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Statements Special Procedures
25 October 2019
Statement by Maria Grazia Giammarinaro, Special Rapporteur on Trafficking in Persons, especially women and children
25 October 2019
Security Council, Arria formula meeting, New York
Mr. President, Excellencies, Ladies and Gentlemen,
As the Special Rapporteur on trafficking in persons, especially women and children, I would like to thank you for this opportunity to participate in the Arria formula meeting on 'Trafficking in persons for sexual exploitation in (post-) conflict situations: integrating a comprehensive approach to trafficking in persons into the Women, Peace and Security agenda of the Security Council'. The Security Council has been actively committed to this topic since the Presidential Declaration in December 2015 and subsequently through the Annual Reports by the Secretary-General, the Resolution 2331/2016 and 2338/2017, and several Open Debates, to which I also had the pleasure to contribute.
Research carried out by academics, NGOs and international organisations, especially UNHCR and IOM, shows that incidents of trafficking (TiP) not only are occasionally linked with conflict, but are a systematic consequence of conflict. People, including children, kidnapped or recruited to be child soldiers or servants or sexual slaves, displaced persons, people fleeing conflict, people in situation of destitution in the aftermath of the conflict: these are particularly vulnerable populations. Research also shows that women and girls are disproportionally affected, due to pre-existing marginalisation and dependency and gender-based violence stemming from patriarchal social norms, including limited access to resources and education, gender discrimination and domestic violence.
The Security Council has fully acknowledged trafficking as an integral part of the peace and security agenda. However, criticism has been expressed regarding the approach adopted by the Security Council, focusing almost exclusively on trafficking as a security issue, and as a crime perpetrated in the context of terrorism, and addressing the issue of victims' protection and support from this limited point of view.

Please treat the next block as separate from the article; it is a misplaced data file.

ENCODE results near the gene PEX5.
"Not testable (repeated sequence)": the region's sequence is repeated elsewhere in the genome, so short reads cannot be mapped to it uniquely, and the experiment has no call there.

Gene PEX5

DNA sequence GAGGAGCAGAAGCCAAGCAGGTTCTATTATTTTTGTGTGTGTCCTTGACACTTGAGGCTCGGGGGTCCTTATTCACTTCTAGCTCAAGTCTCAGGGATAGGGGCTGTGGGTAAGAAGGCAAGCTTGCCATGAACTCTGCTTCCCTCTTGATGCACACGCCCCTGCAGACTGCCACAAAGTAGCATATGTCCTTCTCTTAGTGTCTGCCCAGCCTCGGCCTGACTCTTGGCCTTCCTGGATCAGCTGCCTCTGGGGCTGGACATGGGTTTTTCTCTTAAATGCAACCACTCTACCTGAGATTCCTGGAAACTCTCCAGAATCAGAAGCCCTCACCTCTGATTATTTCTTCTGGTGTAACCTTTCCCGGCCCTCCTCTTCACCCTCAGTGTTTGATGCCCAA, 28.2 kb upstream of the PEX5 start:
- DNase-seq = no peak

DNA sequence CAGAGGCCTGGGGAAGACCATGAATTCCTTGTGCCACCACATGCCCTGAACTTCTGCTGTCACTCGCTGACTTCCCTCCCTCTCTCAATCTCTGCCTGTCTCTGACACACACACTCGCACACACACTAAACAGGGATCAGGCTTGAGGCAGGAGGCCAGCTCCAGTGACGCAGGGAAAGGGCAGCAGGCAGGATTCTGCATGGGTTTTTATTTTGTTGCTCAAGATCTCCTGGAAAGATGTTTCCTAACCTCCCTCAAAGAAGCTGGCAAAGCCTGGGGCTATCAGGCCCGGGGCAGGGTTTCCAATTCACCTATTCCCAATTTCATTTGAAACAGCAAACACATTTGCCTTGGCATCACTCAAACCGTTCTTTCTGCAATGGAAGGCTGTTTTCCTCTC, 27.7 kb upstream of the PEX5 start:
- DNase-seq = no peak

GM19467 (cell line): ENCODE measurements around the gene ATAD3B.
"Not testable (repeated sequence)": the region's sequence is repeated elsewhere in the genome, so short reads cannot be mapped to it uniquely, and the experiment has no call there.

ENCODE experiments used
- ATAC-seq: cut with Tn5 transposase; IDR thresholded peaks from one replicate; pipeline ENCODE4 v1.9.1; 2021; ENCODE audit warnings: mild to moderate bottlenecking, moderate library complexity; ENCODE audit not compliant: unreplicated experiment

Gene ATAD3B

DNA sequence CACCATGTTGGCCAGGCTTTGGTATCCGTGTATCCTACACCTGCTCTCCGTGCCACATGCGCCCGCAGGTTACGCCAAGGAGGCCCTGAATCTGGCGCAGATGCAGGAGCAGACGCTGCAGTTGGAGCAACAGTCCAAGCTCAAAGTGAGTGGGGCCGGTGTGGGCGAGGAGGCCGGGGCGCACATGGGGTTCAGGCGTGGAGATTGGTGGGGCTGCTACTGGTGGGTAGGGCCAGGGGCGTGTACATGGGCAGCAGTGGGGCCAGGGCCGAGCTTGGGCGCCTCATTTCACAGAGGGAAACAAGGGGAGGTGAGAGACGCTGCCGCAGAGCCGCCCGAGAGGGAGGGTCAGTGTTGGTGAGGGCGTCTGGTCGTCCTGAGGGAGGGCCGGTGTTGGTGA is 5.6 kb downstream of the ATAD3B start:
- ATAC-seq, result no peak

In my last year report to the General Assembly, I focused on the need to integrate a human-rights based approach to trafficking in persons in the Women, Peace and Security (WPS) agenda of the Security Council, throughout its four pillars: prevention, protection, participation and relief and recovery, and I have provided recommendations in this regard.
In that report, I have explored the implications of the qualification of trafficking as a form of conflict-related sexual violence (CRSV), as acknowledged by the Secretary General. Today I would like to highlight that such a recognition implies enlarging the area of necessary interventions in the field of victims' protection.
Firstly, trafficking can be considered as a form of CRSV not only when it is perpetrated by an armed group to provide forced sexual services for their combatants, but also when an armed group "sells" someone to a criminal organization or a private individual to finance the armed group, knowing that this will result in sexual slavery or sexual exploitation. This is unfortunately the possible destiny of girls kidnapped by Boko Haram in Nigeria, and of many women and girls kidnapped by ISIL/DAESH during the Syrian war.
Secondly, trafficking is encompassed within the notion of CRSV not only when it is committed directly by an armed group or in the interest of an armed group, but also when it is committed by a criminal gang taking advantage from the situation of breakdown of institutions and the rule of law during conflict and post-conflict, including taking advantage of vulnerabilities deriving from the attempt of vulnerable people to leave the country in unsafe conditions. [This is the situation of many people coming from conflict zones in Sudan, DRC, North-East Nigeria and other African countries, desperately trying to reach Europe. Many women coming from the Horn of Africa have disappeared, most probably dying in the desert; in other cases they have been tortured, trafficked and exploited on a regular basis during their journey, especially in Libya, and eventually died in the Mediterranean.]
Finally, a criminal group can commit trafficking by taking advantage of the situation of vulnerability and destitution of displaced persons, or of people that have left their countries, even many years after the conflict. All these situations require urgent action.